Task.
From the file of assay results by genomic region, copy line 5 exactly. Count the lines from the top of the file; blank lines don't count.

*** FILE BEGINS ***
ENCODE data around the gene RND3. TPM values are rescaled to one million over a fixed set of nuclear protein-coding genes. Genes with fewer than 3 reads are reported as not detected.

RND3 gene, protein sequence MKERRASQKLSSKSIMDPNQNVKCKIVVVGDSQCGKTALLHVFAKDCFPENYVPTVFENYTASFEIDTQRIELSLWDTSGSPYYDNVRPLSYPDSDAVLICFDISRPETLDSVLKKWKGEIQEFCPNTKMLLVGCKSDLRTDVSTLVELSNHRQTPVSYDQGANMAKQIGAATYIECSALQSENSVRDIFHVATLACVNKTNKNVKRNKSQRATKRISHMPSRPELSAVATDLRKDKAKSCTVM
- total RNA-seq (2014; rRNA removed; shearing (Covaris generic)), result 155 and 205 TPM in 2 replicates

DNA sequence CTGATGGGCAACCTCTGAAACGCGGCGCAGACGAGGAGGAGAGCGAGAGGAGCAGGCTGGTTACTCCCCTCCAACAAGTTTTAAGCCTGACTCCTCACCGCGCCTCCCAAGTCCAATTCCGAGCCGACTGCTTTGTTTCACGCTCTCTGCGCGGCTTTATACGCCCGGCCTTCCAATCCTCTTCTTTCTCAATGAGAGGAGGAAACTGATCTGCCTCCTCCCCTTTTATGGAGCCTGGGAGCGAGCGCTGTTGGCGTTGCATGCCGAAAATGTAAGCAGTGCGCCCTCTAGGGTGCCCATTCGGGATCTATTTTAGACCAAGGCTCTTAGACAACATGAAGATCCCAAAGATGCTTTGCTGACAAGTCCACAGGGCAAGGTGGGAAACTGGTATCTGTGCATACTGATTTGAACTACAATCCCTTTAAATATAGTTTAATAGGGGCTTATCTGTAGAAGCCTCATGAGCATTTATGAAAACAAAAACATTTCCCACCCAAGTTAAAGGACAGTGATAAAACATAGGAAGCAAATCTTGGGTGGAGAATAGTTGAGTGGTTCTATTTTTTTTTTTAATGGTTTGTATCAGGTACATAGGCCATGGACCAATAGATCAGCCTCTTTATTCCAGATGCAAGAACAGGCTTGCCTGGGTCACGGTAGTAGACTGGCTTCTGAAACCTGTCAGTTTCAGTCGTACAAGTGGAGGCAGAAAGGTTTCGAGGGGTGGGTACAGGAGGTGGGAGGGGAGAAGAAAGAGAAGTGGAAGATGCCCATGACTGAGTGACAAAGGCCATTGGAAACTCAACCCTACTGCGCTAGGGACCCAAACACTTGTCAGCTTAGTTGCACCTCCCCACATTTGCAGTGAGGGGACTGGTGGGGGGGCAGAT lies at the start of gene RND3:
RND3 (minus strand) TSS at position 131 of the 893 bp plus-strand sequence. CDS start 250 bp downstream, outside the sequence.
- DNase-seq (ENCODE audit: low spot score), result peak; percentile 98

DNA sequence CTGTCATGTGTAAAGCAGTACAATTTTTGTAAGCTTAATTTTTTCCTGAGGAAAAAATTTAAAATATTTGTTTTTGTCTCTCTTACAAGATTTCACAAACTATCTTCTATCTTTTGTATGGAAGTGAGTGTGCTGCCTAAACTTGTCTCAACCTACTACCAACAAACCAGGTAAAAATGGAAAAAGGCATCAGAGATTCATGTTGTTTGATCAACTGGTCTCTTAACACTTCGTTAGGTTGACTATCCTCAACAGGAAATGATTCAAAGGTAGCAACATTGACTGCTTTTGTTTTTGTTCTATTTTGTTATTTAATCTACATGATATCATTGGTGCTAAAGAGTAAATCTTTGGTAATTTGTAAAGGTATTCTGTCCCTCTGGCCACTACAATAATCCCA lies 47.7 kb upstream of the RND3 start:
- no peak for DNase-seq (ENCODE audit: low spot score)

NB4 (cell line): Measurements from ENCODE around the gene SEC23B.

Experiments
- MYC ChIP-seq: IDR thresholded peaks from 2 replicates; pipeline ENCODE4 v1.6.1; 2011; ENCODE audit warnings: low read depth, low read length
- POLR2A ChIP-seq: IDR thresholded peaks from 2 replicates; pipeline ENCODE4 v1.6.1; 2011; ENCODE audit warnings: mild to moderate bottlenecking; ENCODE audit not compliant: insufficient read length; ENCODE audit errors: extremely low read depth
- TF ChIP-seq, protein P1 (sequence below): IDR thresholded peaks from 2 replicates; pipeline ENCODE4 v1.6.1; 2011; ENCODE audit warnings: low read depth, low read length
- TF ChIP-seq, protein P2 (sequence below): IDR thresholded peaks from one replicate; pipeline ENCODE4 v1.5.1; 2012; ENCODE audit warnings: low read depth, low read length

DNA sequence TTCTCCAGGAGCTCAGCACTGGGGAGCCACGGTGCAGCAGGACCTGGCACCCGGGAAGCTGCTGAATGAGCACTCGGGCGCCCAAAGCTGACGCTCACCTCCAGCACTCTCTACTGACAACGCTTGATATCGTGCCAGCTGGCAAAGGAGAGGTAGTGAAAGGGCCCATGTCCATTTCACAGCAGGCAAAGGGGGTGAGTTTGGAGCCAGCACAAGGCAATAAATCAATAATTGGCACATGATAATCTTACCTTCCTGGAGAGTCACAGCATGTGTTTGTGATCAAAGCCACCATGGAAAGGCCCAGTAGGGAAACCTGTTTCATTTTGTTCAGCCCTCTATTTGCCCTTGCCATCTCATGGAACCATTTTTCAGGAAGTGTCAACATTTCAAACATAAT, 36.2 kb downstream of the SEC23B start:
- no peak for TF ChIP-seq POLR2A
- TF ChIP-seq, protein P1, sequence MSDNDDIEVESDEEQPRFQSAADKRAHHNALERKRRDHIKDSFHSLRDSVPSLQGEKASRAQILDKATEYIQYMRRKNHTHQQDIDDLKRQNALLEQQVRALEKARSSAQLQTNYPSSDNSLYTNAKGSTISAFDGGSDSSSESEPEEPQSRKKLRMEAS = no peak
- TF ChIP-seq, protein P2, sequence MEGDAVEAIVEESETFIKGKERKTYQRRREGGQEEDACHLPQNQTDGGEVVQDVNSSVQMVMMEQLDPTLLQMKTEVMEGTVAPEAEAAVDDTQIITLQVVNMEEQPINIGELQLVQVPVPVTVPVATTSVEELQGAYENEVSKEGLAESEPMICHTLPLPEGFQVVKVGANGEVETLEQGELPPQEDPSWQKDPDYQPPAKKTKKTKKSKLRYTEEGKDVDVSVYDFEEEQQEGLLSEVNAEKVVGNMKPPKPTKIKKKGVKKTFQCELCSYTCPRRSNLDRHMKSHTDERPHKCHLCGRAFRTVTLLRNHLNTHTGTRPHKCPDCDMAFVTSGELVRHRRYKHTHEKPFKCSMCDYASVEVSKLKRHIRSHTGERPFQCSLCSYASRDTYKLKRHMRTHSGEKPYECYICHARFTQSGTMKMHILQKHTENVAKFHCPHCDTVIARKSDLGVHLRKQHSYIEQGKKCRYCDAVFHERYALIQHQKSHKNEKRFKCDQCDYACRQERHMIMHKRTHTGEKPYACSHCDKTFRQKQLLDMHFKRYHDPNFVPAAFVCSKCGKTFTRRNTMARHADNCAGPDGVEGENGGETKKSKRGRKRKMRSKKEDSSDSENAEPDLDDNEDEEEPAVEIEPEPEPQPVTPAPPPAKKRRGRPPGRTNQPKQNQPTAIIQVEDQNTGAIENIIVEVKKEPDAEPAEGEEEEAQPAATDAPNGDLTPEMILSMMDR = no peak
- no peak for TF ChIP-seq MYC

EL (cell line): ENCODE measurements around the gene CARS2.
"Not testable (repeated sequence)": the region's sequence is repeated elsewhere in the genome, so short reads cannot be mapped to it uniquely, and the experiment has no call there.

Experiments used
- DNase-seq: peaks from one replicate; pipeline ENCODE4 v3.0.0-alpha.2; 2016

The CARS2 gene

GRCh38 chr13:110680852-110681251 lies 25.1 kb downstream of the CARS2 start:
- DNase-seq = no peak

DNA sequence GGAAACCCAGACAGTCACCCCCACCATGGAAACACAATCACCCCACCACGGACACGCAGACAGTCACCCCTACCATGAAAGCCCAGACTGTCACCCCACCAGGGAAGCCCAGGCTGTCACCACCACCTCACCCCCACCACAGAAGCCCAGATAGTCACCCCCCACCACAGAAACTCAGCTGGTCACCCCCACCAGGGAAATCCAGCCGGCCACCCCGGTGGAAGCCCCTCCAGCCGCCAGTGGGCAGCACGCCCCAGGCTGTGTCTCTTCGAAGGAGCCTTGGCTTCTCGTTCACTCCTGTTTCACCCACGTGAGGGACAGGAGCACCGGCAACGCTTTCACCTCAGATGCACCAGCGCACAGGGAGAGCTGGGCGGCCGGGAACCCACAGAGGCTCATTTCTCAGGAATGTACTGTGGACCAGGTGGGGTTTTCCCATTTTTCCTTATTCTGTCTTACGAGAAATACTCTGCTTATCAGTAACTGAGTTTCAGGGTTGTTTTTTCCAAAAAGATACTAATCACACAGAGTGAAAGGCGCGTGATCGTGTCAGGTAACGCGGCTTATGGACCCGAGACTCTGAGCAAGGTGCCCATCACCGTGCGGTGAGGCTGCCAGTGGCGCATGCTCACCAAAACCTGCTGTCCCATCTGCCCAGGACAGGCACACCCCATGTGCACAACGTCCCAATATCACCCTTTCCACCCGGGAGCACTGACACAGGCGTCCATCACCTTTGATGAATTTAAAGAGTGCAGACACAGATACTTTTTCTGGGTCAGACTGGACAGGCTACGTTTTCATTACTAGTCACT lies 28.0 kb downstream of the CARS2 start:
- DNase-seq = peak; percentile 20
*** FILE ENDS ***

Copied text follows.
RND3 (minus strand) TSS at position 131 of the 893 bp plus-strand sequence. CDS start 250 bp downstream, outside the sequence.